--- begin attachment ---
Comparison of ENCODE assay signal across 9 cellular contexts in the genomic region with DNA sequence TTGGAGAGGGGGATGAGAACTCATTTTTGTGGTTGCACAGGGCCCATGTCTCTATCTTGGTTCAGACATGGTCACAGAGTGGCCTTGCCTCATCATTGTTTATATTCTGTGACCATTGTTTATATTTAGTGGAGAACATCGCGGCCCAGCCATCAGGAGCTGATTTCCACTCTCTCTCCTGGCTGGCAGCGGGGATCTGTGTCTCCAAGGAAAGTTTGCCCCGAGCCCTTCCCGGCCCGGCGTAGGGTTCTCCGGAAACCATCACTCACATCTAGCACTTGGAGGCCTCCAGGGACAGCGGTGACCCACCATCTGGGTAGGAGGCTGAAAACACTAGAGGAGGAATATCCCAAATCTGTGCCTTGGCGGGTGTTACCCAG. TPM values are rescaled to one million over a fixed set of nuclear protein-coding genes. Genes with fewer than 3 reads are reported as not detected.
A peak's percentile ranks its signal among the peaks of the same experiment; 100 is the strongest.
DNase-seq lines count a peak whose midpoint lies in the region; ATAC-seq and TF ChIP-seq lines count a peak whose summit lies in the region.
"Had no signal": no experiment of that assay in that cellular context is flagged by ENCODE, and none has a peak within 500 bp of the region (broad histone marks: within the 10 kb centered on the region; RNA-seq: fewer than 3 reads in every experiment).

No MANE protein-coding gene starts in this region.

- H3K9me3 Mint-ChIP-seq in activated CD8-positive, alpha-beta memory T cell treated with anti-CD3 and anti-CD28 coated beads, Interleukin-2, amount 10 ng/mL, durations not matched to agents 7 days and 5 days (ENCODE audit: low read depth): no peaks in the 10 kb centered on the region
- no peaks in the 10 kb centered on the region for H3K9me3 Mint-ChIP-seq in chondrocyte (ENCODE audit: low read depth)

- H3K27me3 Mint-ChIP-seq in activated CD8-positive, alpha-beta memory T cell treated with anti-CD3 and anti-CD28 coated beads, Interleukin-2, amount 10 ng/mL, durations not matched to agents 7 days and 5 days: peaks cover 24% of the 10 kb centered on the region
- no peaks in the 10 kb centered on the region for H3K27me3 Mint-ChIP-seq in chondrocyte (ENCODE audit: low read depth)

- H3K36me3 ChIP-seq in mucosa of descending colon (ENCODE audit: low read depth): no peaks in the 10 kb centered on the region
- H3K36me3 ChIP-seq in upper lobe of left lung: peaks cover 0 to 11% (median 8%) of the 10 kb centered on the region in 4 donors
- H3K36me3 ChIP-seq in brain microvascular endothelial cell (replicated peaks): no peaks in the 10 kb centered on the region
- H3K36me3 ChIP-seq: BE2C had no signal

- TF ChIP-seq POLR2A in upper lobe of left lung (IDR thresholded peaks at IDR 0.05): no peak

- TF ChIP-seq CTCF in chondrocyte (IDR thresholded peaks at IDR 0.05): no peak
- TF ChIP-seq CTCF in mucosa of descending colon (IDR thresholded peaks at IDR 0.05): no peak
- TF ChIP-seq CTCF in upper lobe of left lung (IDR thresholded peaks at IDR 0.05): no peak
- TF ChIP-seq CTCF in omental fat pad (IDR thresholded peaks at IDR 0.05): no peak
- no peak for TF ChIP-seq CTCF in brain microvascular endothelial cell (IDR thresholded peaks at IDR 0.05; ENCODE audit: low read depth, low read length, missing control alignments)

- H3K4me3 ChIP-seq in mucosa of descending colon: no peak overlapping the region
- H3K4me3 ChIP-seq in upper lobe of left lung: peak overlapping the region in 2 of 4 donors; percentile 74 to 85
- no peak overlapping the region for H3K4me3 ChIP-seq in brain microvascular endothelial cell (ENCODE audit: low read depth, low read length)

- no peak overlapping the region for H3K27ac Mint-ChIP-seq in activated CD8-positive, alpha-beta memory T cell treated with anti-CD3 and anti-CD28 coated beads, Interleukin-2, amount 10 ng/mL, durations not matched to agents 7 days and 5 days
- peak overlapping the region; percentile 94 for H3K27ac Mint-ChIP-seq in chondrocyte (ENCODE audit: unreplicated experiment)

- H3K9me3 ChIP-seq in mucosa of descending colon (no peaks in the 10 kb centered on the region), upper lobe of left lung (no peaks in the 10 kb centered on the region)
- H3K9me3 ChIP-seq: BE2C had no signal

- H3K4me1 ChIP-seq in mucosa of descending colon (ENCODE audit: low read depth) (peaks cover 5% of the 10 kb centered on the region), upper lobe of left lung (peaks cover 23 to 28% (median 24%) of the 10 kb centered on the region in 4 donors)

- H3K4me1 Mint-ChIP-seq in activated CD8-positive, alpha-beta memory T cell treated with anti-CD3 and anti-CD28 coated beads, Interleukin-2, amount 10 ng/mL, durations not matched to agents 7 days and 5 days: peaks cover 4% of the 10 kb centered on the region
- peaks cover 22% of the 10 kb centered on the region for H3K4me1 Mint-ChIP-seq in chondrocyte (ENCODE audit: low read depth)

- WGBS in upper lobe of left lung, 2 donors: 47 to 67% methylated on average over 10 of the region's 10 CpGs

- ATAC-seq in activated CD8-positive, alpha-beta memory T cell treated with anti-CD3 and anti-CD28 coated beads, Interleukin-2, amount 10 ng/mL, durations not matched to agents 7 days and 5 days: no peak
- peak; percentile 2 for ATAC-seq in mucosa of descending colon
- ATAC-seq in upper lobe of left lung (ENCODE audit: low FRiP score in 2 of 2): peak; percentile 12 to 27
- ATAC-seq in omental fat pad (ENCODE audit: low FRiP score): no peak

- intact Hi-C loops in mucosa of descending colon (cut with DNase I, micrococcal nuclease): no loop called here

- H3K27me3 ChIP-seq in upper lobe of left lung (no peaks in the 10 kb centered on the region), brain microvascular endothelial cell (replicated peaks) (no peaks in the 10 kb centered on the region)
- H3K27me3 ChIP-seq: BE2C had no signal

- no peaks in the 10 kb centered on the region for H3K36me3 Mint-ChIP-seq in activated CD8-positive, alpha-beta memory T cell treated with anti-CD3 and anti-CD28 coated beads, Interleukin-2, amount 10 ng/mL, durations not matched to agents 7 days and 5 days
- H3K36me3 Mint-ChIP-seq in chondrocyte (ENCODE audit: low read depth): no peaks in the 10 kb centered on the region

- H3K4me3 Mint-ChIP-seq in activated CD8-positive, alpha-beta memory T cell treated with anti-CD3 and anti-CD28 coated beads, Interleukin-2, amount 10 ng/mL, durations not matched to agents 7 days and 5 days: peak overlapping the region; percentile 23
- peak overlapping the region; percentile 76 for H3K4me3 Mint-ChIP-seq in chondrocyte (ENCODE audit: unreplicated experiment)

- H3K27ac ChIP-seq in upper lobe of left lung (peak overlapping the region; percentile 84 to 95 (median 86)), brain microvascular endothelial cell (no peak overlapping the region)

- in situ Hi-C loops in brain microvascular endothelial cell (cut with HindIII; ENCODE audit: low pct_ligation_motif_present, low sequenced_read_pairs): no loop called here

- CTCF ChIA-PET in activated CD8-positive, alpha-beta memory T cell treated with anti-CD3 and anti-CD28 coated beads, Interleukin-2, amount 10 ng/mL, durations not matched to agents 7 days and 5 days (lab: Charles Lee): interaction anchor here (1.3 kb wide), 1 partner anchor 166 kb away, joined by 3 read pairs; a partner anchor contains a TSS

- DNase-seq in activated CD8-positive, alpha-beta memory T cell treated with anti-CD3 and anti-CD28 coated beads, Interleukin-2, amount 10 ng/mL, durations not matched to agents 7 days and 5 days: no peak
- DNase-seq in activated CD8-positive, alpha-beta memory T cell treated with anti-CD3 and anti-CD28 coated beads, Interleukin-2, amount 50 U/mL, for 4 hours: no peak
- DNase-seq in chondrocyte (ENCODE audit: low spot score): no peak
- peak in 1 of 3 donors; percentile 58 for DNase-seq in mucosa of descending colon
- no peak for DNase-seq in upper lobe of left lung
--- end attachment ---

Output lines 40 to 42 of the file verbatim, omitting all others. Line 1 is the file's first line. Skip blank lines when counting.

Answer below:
- H3K4me3 Mint-ChIP-seq in activated CD8-positive, alpha-beta memory T cell treated with anti-CD3 and anti-CD28 coated beads, Interleukin-2, amount 10 ng/mL, durations not matched to agents 7 days and 5 days: peak overlapping the region; percentile 23
- peak overlapping the region; percentile 76 for H3K4me3 Mint-ChIP-seq in chondrocyte (ENCODE audit: unreplicated experiment)

- H3K27ac ChIP-seq in upper lobe of left lung (peak overlapping the region; percentile 84 to 95 (median 86)), brain microvascular endothelial cell (no peak overlapping the region)